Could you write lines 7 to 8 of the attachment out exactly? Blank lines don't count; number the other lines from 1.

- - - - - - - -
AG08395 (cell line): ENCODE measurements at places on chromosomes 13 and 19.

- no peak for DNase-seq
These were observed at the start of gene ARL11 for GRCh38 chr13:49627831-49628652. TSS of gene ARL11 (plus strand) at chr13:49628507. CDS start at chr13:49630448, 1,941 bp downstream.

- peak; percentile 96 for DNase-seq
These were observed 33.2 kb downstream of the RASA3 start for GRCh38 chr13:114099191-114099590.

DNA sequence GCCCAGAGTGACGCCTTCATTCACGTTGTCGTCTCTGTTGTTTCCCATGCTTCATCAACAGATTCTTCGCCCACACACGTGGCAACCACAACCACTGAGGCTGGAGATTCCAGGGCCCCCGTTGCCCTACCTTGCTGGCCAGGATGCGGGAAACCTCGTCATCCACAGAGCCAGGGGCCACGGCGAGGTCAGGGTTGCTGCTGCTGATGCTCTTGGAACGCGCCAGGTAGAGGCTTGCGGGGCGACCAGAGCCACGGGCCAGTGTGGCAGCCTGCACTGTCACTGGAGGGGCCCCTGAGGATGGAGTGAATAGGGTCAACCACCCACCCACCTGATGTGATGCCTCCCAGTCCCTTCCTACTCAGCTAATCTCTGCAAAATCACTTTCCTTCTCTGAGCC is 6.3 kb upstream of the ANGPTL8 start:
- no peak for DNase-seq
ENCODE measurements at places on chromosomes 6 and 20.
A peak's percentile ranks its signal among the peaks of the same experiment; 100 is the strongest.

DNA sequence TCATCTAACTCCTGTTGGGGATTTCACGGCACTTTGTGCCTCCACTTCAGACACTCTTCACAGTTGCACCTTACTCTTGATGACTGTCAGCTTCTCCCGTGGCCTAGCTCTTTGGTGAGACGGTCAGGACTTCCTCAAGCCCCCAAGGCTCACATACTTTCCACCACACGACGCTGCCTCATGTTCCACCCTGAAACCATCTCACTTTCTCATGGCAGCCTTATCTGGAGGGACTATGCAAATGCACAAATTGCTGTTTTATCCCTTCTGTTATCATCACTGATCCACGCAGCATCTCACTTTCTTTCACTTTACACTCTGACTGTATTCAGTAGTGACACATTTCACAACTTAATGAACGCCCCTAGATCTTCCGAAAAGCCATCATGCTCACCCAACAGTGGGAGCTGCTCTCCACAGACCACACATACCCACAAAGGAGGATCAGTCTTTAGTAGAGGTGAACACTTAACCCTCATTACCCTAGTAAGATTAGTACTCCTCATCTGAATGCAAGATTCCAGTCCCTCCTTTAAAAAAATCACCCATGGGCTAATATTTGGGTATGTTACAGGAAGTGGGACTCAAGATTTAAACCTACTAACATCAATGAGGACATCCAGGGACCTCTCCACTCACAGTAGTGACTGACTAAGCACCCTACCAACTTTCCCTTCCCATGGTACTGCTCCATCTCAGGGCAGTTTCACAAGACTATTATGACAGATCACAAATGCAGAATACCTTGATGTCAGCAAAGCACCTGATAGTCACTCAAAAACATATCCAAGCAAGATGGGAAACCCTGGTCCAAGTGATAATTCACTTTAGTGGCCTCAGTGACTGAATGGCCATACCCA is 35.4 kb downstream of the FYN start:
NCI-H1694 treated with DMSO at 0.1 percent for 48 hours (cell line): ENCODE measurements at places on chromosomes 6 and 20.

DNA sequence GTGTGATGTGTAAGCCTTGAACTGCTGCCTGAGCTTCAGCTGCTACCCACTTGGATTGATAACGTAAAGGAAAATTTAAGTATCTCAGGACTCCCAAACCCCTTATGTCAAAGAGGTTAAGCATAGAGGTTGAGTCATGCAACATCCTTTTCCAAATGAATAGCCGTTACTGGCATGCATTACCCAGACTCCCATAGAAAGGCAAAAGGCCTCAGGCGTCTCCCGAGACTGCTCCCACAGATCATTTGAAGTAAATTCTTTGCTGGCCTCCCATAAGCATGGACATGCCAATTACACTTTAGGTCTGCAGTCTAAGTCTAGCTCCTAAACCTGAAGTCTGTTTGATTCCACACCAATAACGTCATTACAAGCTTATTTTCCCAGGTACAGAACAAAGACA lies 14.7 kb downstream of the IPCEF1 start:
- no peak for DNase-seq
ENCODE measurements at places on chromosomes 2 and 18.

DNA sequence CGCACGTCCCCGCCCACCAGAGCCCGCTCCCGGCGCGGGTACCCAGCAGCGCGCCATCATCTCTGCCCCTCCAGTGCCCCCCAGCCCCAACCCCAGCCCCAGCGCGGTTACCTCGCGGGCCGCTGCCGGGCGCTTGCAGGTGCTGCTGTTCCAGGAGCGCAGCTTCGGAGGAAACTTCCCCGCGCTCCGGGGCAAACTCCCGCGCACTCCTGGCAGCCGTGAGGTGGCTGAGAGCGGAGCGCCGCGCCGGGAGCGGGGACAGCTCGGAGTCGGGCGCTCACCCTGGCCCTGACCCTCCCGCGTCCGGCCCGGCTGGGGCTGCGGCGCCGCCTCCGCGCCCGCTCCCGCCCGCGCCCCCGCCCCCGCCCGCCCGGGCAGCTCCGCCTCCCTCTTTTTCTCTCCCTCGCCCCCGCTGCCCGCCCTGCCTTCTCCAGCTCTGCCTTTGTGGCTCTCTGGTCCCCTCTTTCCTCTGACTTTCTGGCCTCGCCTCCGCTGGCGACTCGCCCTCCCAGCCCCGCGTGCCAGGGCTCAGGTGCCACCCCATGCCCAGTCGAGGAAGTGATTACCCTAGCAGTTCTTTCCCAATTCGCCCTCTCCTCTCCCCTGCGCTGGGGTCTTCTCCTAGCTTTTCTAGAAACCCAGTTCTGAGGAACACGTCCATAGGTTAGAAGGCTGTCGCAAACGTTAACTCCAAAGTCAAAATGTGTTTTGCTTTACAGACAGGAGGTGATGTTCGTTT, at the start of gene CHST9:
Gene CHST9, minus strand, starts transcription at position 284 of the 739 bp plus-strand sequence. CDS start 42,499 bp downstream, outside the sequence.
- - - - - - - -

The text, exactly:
- no peak for DNase-seq
ENCODE measurements at places on chromosomes 6 and 20.